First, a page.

The Best Museums In New York City
We all know that New York City is full-to-the-brim with things to do, see, and experience. There’s a reason it’s the city that never sleeps, after all. So whether it's the day after a night out and you want to relax and soak up the scene, or you're a verified culture vulture, we’ve got you. Here are some of the best museums in New York City.
New York’s most iconic sight, and one of the most recognized structures on the planet, The Statue of Liberty needs no introduction. However, after a five-year wait, the Statue of Liberty Museum opened recently, which gives culture-seekers the chance to experience a side of the statue they’ve never seen before. Discover the events that led up to its creation, experience over 130 years of the statue’s history, and even touch a copper replica of the Lady Liberty’s face.
The world-famous Guggenheim Museum is a great place to start. Home to great works from artists like Picasso, Monet, and Gaugin, it’s one of the finest collections of art on the planet. Take a walk up the Museum’s iconic grand spiral, and experience exhibitions, galleries, performances and even film screenings. Don't miss their newest exhibit, Artistic License: the museum's first ever artist-curated exhibit.
Right in the heart of Manhattan, the MET is the largest art museum in the country. Within its huge walls, you’ll be treated to more than 2 million works of art spanning the last 5000 years, from famed artists like Leonardo Da Vinci and Vincent Van Gogh. It doesn’t really get any more cultured than this. Over 7 million people visit the MET every year, so if you’ve never been, what are you doing?! And even if you’ve been before, with so many works of art on display, you’re sure to see something new. It's definitely one of the best museums in New York City.
If you like your art with a strong dose of Freedom, then the Whitney Museum of American Art has an amazing collection of around 15,000 pieces from American artists. If you want to see works from national powerhouses like Georgia O’Keeffe and Jasper Johns, all housed in architect Renzo Piano’s stunningly designed indoor and outdoor spaces, then what are you waiting for?
Experience your own 'Night at the Museum' at the American Museum of Natural History. Though, if any of the exhibits come to life, you may still be suffering from the night before. Come face to face with a giant Tyrannosaurus Rex skeleton, be perplexed by the size of a blue whale (yes, it’s 94 feet long), and explore a wealth of fossils and artifacts from millions of years ago. Our planet was – and remains – a fascinating place, and the American Museum of Natural History houses the very best that Earth has to offer.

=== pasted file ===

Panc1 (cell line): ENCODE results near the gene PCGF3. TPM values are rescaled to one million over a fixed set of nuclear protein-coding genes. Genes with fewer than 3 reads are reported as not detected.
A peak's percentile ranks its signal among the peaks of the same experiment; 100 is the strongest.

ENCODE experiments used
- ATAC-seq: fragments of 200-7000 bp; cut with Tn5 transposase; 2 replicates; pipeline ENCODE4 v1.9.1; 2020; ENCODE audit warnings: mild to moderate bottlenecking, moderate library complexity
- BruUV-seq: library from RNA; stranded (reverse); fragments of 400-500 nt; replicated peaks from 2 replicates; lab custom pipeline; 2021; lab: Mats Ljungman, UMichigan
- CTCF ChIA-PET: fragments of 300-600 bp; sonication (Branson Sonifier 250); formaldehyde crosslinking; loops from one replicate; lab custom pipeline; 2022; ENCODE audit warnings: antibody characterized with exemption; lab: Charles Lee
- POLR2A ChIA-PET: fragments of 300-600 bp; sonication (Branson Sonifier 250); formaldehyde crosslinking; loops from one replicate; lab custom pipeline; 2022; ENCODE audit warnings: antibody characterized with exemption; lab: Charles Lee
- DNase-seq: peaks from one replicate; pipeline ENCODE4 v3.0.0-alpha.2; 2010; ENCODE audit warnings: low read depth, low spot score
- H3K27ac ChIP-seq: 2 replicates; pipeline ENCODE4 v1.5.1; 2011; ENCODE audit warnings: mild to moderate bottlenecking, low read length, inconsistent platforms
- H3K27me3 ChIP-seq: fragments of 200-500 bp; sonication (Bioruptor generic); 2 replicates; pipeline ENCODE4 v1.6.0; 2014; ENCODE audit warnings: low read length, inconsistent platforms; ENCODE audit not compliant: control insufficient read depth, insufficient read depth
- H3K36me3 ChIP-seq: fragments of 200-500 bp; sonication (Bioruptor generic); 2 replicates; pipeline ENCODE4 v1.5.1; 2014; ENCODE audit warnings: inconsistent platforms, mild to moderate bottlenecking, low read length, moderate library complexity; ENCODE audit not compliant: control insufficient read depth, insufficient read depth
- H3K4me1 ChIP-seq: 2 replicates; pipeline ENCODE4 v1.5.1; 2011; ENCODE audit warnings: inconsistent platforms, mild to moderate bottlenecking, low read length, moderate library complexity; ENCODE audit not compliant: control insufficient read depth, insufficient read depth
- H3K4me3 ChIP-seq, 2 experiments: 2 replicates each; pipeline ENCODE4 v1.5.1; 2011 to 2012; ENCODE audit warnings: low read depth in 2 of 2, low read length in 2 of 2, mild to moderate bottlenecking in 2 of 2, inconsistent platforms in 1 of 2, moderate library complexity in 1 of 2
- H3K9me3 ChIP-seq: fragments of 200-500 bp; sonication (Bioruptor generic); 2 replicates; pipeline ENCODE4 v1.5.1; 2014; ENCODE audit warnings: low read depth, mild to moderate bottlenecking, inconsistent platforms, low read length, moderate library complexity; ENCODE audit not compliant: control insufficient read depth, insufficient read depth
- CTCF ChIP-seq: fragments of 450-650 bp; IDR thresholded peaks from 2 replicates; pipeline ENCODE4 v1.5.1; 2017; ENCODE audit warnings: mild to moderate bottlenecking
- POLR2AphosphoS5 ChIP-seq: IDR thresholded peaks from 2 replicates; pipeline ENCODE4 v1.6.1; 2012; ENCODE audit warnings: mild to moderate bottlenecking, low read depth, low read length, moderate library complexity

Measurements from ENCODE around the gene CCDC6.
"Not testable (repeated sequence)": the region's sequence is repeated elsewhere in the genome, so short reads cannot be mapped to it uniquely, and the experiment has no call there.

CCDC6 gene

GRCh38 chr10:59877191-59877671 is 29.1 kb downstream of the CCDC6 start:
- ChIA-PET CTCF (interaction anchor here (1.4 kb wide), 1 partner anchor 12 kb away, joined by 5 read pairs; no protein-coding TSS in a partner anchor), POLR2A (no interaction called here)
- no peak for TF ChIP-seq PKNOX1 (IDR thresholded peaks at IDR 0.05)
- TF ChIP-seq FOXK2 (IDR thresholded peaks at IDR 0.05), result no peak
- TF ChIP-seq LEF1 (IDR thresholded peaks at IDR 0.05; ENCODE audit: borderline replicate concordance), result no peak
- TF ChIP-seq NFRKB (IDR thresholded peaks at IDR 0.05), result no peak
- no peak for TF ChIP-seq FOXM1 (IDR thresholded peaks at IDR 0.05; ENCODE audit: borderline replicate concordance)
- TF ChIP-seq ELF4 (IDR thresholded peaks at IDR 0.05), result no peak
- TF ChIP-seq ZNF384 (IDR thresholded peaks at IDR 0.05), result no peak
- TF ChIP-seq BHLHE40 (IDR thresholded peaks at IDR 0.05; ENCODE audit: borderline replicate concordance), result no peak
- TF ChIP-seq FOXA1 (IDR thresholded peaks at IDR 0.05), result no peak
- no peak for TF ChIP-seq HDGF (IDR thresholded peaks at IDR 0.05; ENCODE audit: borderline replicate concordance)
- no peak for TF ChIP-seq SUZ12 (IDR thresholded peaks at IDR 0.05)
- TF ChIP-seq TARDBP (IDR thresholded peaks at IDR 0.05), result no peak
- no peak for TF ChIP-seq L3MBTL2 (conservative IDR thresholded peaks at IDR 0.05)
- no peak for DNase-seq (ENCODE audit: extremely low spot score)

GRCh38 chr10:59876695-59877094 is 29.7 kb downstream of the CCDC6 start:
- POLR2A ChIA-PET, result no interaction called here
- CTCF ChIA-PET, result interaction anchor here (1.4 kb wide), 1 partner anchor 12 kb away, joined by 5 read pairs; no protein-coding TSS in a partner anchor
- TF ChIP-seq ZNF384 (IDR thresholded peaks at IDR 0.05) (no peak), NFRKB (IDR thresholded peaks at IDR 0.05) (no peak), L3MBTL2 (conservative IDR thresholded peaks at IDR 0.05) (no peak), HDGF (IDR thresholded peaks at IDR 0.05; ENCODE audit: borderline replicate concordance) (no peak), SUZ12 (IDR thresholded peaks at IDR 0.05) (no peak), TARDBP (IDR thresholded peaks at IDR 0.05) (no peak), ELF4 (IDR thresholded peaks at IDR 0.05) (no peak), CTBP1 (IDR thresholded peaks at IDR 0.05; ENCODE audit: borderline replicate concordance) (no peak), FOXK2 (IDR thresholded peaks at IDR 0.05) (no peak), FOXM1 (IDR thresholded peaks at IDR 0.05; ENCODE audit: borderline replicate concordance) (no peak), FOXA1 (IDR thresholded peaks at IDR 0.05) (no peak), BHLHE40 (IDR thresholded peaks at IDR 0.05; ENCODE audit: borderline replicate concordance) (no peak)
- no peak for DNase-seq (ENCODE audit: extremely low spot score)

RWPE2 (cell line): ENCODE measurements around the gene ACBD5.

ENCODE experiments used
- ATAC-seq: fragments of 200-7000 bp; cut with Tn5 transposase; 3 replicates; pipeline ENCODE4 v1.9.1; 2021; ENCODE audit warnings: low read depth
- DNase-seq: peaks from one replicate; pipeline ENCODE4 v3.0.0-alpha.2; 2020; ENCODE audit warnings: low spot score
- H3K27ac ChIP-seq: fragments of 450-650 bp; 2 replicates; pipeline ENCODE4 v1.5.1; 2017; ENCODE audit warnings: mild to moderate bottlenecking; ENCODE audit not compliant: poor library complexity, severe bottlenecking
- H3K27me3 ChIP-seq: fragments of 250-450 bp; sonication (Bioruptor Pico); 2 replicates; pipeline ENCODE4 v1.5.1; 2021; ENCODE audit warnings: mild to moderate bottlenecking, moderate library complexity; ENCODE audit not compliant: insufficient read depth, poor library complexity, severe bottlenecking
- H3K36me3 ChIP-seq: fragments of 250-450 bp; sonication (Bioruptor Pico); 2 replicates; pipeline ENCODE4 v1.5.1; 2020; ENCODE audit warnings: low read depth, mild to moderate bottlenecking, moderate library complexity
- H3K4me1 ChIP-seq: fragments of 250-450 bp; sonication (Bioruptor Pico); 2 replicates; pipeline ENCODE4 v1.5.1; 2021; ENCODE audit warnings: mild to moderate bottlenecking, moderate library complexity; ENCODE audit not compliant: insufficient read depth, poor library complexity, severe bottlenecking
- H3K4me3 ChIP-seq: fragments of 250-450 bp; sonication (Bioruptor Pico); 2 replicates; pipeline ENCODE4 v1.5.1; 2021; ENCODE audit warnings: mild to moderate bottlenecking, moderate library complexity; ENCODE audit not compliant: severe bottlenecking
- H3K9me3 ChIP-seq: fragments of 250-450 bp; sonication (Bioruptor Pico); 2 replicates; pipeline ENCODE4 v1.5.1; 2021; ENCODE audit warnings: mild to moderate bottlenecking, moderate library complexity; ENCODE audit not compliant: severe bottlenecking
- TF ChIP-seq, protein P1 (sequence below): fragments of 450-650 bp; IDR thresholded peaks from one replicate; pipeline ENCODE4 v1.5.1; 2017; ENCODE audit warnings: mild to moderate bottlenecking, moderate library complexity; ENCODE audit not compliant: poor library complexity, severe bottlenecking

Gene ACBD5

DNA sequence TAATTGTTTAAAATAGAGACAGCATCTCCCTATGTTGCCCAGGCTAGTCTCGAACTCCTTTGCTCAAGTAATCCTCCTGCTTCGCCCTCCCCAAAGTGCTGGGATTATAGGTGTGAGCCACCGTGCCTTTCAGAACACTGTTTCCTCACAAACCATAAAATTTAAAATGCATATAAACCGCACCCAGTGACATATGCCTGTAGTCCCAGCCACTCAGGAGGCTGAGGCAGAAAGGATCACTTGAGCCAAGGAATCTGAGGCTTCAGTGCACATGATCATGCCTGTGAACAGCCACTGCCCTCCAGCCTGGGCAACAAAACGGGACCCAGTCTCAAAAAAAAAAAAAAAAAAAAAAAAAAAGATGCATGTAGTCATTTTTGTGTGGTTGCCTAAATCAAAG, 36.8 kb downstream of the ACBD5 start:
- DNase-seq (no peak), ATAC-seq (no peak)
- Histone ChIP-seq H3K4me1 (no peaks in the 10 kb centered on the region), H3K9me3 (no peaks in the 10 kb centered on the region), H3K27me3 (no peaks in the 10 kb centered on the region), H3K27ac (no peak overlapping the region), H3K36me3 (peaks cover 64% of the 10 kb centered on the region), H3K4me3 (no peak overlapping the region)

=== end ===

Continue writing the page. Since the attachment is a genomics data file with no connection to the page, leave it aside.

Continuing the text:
If you’re looking for something more modern, the Museum of Modern Art is the one for you (the clue is in the name). See works from over 70,000 modern artist superstars like Lichtenstein, Warhol, and Kahlo. A steady rotation of exhibitions means that even if you’ve already been, there’ll be something new for you too. And when you’ve soaked up enough culture, sit and relax in the museum gardens. To celebrate their 90th anniversary, the museum have deconstructed their space, opening stunning new galleries and spaces for performance and events while showing their collection in new ways.
Image courtesy of The Museum of Modern Art
For cinephiles everywhere, the Museum of the Moving Image is a must-see. It’s the only museum in the country that’s entirely dedicated to film in all its forms. Within, you’ll explore the origins of film technology, all the way through to modern digital solutions. They also have screenings of cinema classics as well as contemporary films, and you’re even able to attend discussions with some of the brightest minds from film and television. And when you feel like you’ve soaked up enough culture for one day, they also have an on-site cafe where you can buy food and beverages, and a shop if you fancy taking home any merch.
Containing over 20,000 prints ranging from the early days of photography all the way up to today, the International Center of Photography Museum is likely to make anyone stop and rethink their many albums of food photos. Explore the origins of the photo, and see how technology has changed the way we take and share photos over the last century and beyond. And not a hashtag in sight, we hope.
And there you have it, just some of the best museums in New York City. Are there any of your favorites that we missed? We’d love to hear your suggestions and comments on our Facebook page!